Professor John Curtice takes another look at public attitudes towards extending the Brexit transition period in the wake of the coronavirus crisis.
First published in May 2020.
Slowly, the issue of Brexit is beginning to attract attention once more. The UK and the EU agree that the negotiations between them on a future trade relationship have not made much progress so far, albeit they disagree as to where the responsibility for that position lies. Meanwhile, the deadline for agreeing an extension to the transition process – the end of June – is beginning to loom rather large.
Consequently, claim and counterclaim are now being exchanged about whether an extension should be sought and agreed, not least because of the impact of coronavirus on both the talks themselves and the economies of both the UK and the EU. These inevitably include claims about what the public want, and in particular many an assertion that voters now back delaying the end of the transition.
A month ago, we reported that initial polling on the subject provided evidence that supported that claim. However, we also noted that, while divided on the subject, the balance of opinion among those voters at whom the government’s Brexit policy is primarily targeted – Leave supporters and those who backed the Conservatives in December – was tilted, albeit relatively narrowly, against the idea of an extension. Consequently, if the government were to seek an extension the Prime Minister would seemingly be running the risk of upsetting a significant proportion of those who gave him his parliamentary majority.
Three further readings in the last month have underlined this picture – but also suggest that the level of opposition to extending the transition may depend on how the issue is addressed in a poll. Details of these three readings, together with those of earlier polls are shown in Table 1.
Level of support for and opposition to extending the Brexit transition by political partisanship.
As the far right-hand column shows, every single poll, including the three most recent, has reported that among voters as a whole, more are in favour of an extension than are against. (A fourth poll by ComRes found that 40% were in favour of an extension, while 35% wanted to keep the existing deadline, but it muddied the waters somewhat by also offering an option to bring the deadline forward, an option that was backed by 8%.) All also show that there is little doubt where most Remain voters stand on the issue. At least two-thirds and maybe as many as three-quarters are in favour of an extension. But then many of them will still be opposed to the principle of leaving the EU in the first place.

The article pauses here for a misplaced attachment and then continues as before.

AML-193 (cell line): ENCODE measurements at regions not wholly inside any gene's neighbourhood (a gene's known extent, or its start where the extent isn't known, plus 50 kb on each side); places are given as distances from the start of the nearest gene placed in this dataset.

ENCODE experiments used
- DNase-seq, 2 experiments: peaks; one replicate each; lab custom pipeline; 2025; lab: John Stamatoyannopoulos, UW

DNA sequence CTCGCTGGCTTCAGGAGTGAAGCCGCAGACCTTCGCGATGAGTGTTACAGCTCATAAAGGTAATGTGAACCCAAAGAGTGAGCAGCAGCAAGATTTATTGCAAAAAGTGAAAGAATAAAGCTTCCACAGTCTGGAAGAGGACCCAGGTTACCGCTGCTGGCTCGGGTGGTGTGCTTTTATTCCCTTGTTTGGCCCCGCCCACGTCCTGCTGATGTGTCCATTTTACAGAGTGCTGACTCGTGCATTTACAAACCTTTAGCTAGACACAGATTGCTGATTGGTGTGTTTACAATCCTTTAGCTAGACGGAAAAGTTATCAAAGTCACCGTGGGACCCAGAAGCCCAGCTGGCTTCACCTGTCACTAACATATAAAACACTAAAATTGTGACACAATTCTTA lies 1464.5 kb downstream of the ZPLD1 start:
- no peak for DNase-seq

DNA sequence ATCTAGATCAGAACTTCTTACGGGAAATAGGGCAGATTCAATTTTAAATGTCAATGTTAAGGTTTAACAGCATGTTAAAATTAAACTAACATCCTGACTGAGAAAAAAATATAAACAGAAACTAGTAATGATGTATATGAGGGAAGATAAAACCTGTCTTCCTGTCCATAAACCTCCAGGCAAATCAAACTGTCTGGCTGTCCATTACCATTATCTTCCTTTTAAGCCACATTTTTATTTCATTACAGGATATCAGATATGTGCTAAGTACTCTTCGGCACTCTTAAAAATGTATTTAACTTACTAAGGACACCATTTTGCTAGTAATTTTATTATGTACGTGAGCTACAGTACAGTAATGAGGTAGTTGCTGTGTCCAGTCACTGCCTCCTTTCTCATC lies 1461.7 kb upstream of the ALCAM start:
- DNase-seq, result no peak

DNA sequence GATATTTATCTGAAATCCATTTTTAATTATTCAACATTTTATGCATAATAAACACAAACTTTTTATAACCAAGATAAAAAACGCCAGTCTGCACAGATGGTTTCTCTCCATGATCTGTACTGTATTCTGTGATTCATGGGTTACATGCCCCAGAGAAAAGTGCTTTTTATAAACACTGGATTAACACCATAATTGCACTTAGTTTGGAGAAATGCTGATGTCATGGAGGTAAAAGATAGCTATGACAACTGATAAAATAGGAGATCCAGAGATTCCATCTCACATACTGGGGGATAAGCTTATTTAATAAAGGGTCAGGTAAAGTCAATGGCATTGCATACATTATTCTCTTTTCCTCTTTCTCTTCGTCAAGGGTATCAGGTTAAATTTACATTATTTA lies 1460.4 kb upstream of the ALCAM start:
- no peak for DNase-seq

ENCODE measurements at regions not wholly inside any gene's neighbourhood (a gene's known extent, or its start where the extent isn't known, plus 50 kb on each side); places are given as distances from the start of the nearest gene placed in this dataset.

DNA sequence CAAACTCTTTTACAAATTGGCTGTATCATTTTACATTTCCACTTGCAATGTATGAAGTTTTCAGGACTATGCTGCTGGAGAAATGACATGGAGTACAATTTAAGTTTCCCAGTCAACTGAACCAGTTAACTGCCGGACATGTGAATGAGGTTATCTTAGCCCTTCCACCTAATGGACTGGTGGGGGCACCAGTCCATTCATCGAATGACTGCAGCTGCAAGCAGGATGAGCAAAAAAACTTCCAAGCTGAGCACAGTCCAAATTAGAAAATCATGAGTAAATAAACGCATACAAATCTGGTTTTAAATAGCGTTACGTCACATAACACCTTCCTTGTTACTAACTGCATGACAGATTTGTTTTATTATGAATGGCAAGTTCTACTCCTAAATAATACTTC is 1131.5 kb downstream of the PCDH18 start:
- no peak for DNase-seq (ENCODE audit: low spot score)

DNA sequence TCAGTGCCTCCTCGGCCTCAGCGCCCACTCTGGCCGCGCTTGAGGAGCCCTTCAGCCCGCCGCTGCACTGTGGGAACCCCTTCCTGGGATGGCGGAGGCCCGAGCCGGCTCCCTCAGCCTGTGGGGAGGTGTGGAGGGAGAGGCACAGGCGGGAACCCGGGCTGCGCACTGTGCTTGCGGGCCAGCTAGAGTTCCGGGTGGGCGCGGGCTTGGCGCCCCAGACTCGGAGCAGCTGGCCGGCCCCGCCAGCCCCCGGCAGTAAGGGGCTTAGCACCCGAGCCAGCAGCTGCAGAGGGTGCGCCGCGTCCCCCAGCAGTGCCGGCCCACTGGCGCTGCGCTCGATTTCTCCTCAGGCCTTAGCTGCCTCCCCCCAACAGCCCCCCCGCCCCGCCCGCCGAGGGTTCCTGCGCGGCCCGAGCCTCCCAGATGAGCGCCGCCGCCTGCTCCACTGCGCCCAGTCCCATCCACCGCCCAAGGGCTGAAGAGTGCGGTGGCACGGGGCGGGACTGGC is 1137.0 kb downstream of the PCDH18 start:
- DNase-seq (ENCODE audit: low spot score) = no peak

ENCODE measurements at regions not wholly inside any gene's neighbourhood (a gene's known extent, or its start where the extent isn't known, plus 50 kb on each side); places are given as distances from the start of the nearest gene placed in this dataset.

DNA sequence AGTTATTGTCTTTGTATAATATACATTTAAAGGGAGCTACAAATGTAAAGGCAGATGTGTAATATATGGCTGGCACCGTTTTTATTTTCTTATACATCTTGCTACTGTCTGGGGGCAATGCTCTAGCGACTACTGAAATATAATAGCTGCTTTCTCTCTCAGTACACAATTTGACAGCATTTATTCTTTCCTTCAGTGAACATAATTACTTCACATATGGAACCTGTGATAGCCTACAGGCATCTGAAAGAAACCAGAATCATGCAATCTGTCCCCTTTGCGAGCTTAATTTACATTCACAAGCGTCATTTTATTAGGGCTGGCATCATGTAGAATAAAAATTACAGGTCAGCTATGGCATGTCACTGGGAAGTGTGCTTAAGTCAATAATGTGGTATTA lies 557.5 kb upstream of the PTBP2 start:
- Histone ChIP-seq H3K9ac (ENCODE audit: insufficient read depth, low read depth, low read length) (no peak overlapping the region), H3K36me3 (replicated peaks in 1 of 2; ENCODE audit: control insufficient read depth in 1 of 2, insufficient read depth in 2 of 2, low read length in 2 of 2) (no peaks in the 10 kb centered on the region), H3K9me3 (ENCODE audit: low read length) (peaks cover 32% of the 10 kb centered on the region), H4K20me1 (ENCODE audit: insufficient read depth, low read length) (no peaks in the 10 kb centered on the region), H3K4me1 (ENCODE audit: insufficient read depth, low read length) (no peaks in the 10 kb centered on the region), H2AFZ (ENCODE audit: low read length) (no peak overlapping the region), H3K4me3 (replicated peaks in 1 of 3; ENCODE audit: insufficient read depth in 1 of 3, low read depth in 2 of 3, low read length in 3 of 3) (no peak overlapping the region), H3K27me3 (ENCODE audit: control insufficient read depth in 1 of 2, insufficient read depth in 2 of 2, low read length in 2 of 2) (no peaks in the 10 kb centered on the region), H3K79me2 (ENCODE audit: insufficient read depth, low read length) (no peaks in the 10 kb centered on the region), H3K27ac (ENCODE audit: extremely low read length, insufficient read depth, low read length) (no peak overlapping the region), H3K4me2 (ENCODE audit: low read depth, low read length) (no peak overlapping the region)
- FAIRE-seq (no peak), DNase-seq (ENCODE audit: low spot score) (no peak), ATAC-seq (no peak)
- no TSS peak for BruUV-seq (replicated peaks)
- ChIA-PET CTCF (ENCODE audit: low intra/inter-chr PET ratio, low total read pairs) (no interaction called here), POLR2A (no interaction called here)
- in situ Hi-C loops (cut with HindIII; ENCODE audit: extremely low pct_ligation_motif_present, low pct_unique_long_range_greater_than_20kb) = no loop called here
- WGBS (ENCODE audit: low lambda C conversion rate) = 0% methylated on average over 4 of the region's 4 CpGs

However, some of the more recent polling suggests that the position among Leave voters and those who supported the Conservatives in 2019 could be even more different from that among Remain voters than previous polling suggested. While a poll from Deltapoll once again reported only narrow majorities against an extension among these two groups, two differently worded questions that were both administered by YouGov evinced substantial majorities against.
Of particular interest was the most recent YouGov poll of 15 May. The wording of this question was exactly the same as that administered by the company on 8 April, except that the following piece of informational background was excluded: ‘However, negotiations have now been delayed because of the coronavirus outbreak.’ This omission seems to have made a considerable difference to the views expressed by Leave voters, among whom the level of opposition was now as much as 20 points higher than previously.
The other question asked more recently by YouGov that also reported a higher level of opposition than other polls also did not make any reference to the pandemic as a possible reason as to why the transition should be extended. Instead, it made reference to the possibility that doing so might allow for more time to conclude trade negotiations with the EU. Here, perhaps, it needs to be borne in mind that many a Leave voter is not necessarily concerned to ensure that a trade deal is achieved. According to polls by Kantar in March and April, rather more Leave voters (38%) would prefer to leave under WTO terms with no trade deal than would like a trade deal (28%), while Conservative voters too are divided as to which outcome they would prefer.
Both exercises stand in contrast to the recent polling undertaken by Deltapoll, which like Focaldata and the earlier YouGov polling, made reference to coronavirus as a reason for extending. And while this is not true of BMG’s polling, its question about the transition was asked in the midst of a myriad of questions about the pandemic, thereby perhaps helping ensure that the issue was at the front of respondents’ minds.
Some Leave voters and some Conservative supporters may well have doubts about the wisdom carrying on with Brexit regardless of the pandemic. But, unsurprisingly perhaps, most would apparently still prefer for the UK to have disentangled itself fully from the EU by the end of the year. And, whatever the rest of the electorate may think, that is not a mood the government will find it easy to ignore.🔷
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